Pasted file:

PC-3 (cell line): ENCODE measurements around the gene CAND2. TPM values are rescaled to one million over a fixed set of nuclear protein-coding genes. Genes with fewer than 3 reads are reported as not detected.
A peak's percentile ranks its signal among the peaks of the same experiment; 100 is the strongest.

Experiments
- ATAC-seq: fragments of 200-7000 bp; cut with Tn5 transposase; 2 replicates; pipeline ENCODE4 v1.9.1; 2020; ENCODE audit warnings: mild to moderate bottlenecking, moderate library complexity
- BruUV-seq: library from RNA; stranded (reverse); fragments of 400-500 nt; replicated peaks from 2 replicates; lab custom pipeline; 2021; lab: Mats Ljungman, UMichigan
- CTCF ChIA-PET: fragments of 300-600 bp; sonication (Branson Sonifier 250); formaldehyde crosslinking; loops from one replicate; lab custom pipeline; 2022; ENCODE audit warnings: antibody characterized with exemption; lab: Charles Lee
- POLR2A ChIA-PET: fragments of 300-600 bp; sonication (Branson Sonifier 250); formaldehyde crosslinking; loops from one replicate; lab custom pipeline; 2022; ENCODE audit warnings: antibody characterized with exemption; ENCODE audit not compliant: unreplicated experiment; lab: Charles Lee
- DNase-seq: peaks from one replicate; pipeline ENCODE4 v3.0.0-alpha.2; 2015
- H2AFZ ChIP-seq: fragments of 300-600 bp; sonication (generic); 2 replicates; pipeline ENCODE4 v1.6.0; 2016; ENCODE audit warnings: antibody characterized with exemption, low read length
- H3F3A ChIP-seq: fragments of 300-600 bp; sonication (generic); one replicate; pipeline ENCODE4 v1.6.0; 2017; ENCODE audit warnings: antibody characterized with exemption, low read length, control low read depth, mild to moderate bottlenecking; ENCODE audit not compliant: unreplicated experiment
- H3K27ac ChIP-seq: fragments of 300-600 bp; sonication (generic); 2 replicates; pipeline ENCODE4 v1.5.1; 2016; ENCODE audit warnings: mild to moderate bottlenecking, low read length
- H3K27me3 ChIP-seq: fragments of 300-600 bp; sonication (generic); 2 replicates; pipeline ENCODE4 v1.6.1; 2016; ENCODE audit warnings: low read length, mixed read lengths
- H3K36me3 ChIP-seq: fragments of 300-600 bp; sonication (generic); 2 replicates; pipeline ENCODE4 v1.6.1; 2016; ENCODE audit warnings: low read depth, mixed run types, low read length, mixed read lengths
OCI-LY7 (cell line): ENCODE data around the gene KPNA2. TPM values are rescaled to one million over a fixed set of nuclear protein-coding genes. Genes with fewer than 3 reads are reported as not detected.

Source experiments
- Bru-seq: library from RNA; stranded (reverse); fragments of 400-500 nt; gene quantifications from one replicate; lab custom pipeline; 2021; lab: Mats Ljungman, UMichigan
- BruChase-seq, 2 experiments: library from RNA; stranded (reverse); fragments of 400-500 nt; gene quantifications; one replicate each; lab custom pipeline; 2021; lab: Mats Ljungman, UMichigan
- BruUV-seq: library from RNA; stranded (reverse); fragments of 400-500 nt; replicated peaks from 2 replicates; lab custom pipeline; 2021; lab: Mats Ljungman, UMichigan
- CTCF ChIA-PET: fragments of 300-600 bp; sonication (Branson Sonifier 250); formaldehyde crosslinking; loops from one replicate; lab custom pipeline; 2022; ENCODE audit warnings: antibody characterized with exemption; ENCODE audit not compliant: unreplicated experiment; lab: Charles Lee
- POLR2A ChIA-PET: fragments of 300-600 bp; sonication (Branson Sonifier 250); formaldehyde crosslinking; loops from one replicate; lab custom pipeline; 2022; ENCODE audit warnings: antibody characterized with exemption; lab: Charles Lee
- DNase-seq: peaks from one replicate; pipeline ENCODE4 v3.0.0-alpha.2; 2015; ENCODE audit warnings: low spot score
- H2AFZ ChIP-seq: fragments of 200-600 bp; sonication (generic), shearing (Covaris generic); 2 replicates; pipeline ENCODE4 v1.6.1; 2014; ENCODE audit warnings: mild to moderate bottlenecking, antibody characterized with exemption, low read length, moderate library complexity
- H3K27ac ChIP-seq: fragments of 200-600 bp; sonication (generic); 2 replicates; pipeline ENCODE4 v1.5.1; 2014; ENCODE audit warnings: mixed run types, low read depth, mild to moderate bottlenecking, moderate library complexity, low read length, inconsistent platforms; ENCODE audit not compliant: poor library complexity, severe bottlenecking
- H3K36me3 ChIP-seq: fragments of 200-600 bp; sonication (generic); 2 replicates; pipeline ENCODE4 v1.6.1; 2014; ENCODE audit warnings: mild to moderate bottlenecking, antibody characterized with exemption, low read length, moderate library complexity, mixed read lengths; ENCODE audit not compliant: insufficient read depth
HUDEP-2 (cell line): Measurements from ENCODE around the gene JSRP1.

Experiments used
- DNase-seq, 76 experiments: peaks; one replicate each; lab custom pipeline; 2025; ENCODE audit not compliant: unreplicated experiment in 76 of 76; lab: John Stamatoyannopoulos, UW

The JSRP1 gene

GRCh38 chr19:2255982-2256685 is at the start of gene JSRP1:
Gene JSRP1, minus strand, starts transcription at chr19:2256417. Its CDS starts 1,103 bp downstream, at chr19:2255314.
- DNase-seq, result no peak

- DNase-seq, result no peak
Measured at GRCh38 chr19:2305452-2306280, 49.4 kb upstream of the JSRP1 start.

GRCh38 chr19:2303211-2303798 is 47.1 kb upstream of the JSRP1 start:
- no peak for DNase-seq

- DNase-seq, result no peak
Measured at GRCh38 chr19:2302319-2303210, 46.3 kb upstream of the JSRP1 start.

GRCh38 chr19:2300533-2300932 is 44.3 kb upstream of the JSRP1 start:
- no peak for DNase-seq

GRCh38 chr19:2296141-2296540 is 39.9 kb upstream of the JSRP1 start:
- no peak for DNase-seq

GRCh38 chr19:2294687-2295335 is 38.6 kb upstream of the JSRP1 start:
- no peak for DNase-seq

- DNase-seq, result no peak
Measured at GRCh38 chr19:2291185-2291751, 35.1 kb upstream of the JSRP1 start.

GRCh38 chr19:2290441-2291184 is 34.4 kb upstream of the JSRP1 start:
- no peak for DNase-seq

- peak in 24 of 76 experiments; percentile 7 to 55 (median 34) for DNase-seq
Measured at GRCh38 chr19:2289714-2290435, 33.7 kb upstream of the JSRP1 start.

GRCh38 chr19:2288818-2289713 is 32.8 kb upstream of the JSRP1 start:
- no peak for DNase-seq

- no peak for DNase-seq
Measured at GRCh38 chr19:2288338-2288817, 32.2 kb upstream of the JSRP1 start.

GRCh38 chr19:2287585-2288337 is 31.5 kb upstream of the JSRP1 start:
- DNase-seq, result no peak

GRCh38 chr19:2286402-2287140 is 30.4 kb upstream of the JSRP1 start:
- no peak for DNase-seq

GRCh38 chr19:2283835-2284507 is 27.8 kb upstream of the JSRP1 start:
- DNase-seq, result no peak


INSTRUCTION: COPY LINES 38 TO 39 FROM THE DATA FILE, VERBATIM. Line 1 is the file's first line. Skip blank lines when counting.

GRCh38 chr19:2300533-2300932 is 44.3 kb upstream of the JSRP1 start:
- no peak for DNase-seq